Can ‘dramatically different cognitive styles’ explain tea partiers’ rage?By Joshua Holland, Moyers & Company
Thursday, October 31, 2013 8:16 EDT
A growing body of research suggests that we are a nation divided not only by partisanship or how we view various issues, but also by dramatically different cognitive styles. Sociologists and psychologists are getting a better understanding about the ways that deep seated emotional responses effect our ideological viewpoints.
Last week, Moyers & Company caught up with Mother Jones science writer Chris Mooney, host of the Inquiring Minds podcast and author of The Republican Brain: the Science of Why They Deny Science – and Reality, to talk about what this research may tell us about the attitudes of those involved in the tea party movement. Below is a lightly-edited transcript of our discussion.
Joshua Holland: Chris, let’s talk about morality. I’m personally offended by the tea partiers’ resistance to giving uninsured people health care. I find it a bit shocking that a political movement could be so filled with animosity toward the idea. But according to NYU social psychologist Jonathan Haidt — and other scholars — conservatives have a different moral compass entirely. Can you tell us a little bit about that?
Chris Mooney: Absolutely. There are many people doing research in the psychology of politics. Jonathan Haidt is a pioneer in the psychology of morality and how that feeds into politics, and it really helps with something like this where you have strong emotional passions that are irreconcilable on the left and the right.
So what you’re describing is his moral foundation of “harm,” which liberals tend to feel more strongly about. These are emotions relating to empathy and compassion – measured by the question of how much someone is suffering and how much that suffering is a moral issue to you. How much is caring for the weak and vulnerable a moral issue to you?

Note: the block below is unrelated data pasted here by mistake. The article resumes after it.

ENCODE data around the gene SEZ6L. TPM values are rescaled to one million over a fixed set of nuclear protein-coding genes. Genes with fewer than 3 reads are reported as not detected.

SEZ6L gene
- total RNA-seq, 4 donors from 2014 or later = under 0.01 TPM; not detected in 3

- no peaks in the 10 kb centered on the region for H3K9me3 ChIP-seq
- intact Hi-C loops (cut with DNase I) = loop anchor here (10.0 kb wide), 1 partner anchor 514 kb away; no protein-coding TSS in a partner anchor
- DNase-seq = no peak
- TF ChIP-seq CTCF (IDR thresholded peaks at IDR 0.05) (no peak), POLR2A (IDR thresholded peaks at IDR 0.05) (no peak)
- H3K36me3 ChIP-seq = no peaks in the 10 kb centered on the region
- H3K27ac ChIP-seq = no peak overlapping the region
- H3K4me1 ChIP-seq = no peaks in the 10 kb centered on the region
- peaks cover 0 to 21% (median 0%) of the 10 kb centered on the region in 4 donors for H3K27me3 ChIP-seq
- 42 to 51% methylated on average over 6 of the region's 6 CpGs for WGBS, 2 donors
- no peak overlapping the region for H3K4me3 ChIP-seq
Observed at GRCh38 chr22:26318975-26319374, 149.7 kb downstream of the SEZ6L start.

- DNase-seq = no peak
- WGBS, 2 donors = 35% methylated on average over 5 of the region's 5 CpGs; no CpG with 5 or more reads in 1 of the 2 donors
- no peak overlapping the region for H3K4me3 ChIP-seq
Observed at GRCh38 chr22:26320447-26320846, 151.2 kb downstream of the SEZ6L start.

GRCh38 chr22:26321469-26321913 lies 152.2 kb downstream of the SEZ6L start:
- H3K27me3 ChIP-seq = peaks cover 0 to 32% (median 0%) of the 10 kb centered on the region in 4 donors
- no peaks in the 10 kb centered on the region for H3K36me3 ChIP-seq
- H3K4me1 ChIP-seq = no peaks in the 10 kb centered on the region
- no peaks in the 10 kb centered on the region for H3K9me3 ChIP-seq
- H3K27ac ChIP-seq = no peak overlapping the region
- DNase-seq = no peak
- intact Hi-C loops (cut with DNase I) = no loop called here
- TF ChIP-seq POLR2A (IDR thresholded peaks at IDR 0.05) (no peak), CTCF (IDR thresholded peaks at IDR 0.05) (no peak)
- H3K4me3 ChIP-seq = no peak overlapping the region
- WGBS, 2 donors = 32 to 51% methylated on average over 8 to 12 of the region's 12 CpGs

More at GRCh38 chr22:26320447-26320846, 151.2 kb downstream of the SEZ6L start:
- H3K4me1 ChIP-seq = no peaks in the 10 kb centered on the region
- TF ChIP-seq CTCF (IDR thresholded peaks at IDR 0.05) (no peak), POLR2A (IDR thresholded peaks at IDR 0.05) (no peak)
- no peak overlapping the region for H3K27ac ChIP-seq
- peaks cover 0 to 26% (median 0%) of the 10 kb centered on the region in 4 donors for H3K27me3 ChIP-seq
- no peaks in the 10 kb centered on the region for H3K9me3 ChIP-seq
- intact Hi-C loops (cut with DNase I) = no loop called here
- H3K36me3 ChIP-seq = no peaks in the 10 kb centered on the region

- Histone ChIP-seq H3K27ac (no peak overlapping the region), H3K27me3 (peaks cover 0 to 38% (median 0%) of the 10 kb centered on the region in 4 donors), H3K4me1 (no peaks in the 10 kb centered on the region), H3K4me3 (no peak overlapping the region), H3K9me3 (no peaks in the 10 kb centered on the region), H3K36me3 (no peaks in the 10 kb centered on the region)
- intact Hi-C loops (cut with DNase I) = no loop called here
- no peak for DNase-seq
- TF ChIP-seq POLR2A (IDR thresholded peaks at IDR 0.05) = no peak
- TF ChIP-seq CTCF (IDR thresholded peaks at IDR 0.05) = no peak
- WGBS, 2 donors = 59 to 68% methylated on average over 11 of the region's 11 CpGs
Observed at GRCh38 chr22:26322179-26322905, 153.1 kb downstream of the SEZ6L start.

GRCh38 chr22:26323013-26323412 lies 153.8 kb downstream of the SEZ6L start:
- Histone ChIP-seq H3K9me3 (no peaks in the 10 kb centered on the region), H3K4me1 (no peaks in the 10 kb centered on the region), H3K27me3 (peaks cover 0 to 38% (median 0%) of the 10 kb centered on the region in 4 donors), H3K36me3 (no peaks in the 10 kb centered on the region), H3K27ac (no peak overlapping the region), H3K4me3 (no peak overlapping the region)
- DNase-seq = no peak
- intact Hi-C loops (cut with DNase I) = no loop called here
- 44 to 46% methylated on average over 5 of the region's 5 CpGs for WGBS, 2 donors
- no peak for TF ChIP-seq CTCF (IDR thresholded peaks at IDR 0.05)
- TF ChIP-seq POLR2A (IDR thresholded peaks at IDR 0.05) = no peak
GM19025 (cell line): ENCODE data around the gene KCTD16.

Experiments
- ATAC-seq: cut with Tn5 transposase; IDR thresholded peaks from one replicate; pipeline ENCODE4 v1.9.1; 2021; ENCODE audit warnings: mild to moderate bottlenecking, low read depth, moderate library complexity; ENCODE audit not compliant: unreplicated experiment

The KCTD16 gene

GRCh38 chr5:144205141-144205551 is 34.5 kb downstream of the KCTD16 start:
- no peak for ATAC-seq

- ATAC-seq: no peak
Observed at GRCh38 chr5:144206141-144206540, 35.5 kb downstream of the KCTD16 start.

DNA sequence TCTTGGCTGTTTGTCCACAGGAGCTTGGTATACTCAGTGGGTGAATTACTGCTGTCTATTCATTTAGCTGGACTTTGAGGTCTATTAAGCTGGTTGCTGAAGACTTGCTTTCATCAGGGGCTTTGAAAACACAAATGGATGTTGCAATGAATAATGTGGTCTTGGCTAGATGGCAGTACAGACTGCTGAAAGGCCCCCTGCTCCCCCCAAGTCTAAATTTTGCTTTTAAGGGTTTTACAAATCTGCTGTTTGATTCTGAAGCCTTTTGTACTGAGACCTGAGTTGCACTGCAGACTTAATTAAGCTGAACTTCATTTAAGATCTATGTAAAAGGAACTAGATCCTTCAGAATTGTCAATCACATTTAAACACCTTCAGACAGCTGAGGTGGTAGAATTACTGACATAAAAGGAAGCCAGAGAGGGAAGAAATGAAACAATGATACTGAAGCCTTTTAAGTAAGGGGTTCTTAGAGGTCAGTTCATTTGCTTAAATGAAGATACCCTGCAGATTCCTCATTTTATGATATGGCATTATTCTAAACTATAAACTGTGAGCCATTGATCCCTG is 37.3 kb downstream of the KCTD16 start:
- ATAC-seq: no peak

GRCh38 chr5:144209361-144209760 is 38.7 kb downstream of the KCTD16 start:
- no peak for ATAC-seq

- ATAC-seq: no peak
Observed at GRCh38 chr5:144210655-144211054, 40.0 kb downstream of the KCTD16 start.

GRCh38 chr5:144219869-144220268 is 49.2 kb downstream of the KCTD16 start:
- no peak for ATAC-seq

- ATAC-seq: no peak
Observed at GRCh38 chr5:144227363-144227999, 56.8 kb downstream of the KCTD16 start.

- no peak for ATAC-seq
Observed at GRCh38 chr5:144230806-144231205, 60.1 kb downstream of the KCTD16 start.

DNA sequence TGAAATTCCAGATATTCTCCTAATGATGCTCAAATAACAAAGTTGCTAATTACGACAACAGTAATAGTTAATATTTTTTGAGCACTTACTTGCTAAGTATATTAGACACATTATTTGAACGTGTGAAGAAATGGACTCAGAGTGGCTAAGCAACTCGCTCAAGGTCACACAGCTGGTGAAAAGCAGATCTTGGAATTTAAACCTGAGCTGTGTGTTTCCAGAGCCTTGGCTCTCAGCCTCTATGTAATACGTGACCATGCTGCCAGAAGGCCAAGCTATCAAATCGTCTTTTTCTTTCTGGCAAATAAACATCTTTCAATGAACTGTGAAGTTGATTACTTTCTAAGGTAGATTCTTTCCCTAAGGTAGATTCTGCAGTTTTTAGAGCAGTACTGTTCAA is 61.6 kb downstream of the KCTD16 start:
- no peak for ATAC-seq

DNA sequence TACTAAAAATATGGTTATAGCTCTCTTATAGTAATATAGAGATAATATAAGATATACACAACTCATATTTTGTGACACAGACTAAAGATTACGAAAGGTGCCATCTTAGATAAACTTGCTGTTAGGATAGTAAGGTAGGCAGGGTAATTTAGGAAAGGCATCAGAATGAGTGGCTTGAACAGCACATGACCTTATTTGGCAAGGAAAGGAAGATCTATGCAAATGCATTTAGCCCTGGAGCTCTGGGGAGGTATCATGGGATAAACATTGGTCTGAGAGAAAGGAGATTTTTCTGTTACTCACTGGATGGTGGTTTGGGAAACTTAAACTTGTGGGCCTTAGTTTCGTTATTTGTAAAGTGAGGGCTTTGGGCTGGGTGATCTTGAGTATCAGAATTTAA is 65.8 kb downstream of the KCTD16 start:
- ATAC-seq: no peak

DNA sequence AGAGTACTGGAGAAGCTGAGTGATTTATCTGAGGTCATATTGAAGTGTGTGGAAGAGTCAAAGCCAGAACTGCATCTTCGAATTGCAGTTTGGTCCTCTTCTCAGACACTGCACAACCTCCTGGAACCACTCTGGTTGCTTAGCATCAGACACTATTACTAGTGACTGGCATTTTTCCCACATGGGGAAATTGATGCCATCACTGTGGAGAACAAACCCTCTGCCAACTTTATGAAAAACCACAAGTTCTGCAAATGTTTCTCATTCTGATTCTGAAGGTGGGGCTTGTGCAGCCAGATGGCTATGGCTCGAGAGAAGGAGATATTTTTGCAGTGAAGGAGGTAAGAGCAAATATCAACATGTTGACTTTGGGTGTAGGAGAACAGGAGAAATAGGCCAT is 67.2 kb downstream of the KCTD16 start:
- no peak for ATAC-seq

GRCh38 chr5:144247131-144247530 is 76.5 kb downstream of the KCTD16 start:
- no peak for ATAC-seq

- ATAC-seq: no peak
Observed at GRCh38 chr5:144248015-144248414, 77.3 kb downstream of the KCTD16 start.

It’s not that conservatives don’t feel that emotion, but they don’t necessarily feel it as strongly. They feel other things more strongly. So to Haidt, this explains the health care debate because liberals feel, most of all, this harm-care-compassion thing. Conservatives feel it a little bit less strongly, even as they have this other morality. Haidt compares it to karma — it’s really interesting — where basically, you’re supposed to get what you deserve. And what really bothers them is somebody not getting what they deserve. So the government getting involved and interfering with people getting what they deserve is really bad. That, I think, is the clash.
Holland: Jared Piazza — a scholar at the University of Pennsylvania — did a study which found that political and religious conservatives tend to avoid what he called ‘consequentialist thinking.’ So basically, they tend to see something as right or a wrong, in black and white, and if a policy that they believe to be right — say, not having the government get involved in health care — causes real world harm, they’re more likely to dismiss that. That seems consistent with what Haidt is saying, right?
Mooney: Sure. Part of his whole theory is that you feel these views before you think these views, and then you rationalize your beliefs.